“Penn State Libraries Open Publishing is the Open Access imprint of The Pennsylvania State University Libraries. The Libraries publish full-featured electronic scholarly journals, searchable annotated bibliographies, and topical web portals using a variety of platforms (e.g., OJS, Drupal, Biblio). All of our publications are freely available to view online and download. Because we publish Open Access, all copyrights are retained by individual authors, journals, or sponsoring entity, and almost all publications are licensed for use under a Creative Commons license….”

University Libraries’ labor unions digitized collections project completed | Penn State University

“Following three years of digitization and preparation, Penn State University Libraries has made available a vast collection of archival materials documenting the 20th-century American working-class experience, including the largest and most significant record series within the United Mine Workers of America (UMWA) archives….”

Penn State joins coalition that provides open access to coronavirus research | University Park Campus | Penn State | Daily Collegian |

“Penn State has joined a coalition of research organizations that will provide open access to research findings of the coronavirus, or COVID-19, according to a press release.

The university signed a January statement from the Wellcome Trust, which supports the global response in relation to the virus….”

Open, affordable textbook efforts save students $4.8 million in potential costs | Penn State University

“Strategic efforts by Penn State University Libraries faculty and staff over the past three years to lower or eliminate the cost of textbooks and other course materials has paid off — nearly 20 times over — in potential savings for Penn State students….

Funded primarily by Provost Nick Jones with support from Penn State World Campus, University Libraries, Teaching and Learning with Technology, and Barnes & Noble, the initial investment of approximately $245,000 has saved students $4.8 million in potential expenses on textbooks and other course materials. The success from these initiatives has enabled an ambitious three-year plan to be extended to invest an additional $600,000….”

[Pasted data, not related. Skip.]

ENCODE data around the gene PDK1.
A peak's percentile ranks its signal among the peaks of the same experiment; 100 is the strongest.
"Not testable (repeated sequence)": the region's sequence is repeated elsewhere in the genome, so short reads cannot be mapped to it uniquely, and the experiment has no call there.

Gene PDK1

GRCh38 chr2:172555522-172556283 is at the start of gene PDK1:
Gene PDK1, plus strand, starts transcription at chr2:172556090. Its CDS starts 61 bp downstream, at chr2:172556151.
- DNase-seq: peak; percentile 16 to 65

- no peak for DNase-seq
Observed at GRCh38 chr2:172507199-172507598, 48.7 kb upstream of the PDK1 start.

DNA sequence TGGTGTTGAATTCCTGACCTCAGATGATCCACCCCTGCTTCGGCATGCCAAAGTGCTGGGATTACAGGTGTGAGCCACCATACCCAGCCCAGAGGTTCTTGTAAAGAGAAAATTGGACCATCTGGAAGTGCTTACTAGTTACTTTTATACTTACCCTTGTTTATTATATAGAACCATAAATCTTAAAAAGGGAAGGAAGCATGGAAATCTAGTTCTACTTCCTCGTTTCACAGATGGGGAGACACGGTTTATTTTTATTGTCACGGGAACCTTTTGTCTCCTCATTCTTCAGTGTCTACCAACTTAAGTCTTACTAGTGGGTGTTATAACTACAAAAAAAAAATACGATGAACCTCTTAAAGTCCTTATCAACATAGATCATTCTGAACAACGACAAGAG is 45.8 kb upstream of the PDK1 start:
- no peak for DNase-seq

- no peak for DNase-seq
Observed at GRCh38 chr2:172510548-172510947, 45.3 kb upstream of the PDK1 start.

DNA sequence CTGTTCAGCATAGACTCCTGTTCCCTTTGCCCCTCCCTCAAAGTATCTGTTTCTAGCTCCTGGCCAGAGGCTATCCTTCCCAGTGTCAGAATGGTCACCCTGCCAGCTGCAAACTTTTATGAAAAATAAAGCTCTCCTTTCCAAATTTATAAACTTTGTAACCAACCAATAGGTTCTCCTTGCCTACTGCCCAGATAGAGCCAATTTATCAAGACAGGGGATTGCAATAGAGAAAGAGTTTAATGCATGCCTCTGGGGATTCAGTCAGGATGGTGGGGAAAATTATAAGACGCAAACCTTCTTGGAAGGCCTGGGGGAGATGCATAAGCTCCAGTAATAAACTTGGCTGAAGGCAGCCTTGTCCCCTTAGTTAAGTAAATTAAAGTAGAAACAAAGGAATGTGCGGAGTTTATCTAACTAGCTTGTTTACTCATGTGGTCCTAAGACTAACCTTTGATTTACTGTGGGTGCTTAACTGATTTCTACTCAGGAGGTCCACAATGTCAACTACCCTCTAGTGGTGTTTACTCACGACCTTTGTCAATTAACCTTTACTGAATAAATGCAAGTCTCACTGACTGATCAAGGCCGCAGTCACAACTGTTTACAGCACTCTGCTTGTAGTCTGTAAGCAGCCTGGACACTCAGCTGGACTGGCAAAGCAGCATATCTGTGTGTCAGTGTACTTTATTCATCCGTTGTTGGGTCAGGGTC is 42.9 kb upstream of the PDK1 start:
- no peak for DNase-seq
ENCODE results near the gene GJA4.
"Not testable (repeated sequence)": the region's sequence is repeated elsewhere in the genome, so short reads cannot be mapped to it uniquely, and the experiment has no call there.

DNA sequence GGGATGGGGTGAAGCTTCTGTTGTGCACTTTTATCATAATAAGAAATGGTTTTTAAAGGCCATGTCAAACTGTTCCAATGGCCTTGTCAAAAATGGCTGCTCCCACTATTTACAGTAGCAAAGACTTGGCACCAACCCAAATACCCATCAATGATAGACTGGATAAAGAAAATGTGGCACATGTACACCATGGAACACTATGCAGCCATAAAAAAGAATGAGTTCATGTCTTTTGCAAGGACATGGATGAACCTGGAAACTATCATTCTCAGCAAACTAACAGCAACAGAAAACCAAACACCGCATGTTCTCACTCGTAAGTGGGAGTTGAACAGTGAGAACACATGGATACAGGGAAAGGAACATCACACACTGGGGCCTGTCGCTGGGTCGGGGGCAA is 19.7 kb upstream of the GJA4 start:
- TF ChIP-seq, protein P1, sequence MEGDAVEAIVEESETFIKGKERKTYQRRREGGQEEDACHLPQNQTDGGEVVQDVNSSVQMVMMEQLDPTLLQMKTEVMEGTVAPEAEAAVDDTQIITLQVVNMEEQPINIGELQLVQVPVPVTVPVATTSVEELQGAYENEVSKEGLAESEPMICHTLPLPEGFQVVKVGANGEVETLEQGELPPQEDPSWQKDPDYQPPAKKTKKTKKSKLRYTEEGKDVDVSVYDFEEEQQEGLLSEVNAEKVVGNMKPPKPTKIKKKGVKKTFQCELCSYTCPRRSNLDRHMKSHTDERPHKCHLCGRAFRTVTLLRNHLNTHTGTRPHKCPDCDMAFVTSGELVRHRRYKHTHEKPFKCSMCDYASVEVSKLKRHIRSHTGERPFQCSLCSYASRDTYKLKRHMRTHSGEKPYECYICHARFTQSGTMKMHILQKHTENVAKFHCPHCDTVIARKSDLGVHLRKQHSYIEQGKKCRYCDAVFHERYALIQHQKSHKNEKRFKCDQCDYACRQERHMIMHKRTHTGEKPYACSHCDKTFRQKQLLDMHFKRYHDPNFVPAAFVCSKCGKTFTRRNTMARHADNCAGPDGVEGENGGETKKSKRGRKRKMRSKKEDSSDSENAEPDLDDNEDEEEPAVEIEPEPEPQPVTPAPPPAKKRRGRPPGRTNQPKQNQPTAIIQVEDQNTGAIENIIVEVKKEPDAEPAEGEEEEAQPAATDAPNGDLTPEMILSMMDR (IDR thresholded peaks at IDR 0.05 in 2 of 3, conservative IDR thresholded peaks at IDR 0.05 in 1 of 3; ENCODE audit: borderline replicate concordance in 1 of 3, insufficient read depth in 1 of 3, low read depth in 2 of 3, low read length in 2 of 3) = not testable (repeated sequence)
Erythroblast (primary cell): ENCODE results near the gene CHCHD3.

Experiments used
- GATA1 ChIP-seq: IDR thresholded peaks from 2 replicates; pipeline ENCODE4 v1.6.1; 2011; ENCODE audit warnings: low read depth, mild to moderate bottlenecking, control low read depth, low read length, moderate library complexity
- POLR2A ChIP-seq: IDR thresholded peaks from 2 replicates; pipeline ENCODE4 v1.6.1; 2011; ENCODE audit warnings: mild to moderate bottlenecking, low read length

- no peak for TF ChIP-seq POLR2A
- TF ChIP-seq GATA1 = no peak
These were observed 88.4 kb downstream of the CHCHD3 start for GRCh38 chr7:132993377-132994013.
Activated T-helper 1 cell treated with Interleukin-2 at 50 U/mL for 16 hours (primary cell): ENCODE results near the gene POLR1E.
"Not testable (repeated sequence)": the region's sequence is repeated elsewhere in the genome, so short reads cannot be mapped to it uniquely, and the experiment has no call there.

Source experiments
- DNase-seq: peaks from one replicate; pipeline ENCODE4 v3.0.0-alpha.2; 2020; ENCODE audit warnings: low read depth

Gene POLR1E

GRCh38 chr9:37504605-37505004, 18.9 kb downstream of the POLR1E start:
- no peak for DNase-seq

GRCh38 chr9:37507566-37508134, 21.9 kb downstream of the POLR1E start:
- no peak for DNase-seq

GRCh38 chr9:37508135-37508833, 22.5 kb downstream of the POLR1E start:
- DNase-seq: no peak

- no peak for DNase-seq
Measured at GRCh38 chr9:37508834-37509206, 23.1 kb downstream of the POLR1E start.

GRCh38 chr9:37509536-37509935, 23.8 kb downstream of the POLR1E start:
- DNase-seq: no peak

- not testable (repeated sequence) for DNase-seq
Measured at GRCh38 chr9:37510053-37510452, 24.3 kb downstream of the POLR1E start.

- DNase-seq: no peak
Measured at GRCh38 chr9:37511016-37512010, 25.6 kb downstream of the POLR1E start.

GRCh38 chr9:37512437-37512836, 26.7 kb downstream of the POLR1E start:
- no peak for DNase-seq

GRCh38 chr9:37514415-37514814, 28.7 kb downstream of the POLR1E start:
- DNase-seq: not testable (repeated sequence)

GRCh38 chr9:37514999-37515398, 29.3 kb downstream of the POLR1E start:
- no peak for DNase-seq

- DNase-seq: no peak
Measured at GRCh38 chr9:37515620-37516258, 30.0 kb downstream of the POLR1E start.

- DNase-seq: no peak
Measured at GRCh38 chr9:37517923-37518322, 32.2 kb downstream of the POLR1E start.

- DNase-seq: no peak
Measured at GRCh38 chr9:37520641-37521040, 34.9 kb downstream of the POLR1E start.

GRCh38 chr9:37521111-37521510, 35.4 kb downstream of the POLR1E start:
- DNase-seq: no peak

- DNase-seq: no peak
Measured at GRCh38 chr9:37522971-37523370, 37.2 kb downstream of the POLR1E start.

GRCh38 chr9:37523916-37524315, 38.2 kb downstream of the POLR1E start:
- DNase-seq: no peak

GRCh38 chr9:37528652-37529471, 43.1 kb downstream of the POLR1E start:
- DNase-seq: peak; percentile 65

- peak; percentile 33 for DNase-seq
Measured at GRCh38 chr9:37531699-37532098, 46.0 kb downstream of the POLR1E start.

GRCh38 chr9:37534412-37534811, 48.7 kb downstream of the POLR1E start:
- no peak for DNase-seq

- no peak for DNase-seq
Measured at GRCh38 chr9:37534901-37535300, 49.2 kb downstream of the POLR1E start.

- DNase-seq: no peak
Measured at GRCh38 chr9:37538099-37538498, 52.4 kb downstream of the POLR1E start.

Work | Open-Access Monograph Publishing and the Origins of the ODSP.doc | Work ID: x346dv41v | ScholarSphere

Abstract:  This essay explains the background of open-access monograph publishing as developed principally by university presses, often in association with libraries. It begins with discussions at Princeton University Press in the early 1970s about how to deal with the crisis of scholarly monograph publishing and moves on to describe a joint library/press project in the Committee on Institutional Cooperation (CIC) in the early 1990s. The failure of that project to be funded led the library and press at Penn State to launch a jointly operated Office of Digital Scholarly Publishing in 2005, which supported one of the pioneering programs in open-access monograph publishing. The CIC project, in particular, anticipated the AAU/ARL proposal announced in June 2014 to subvent the publication of first monographs using an open-access model.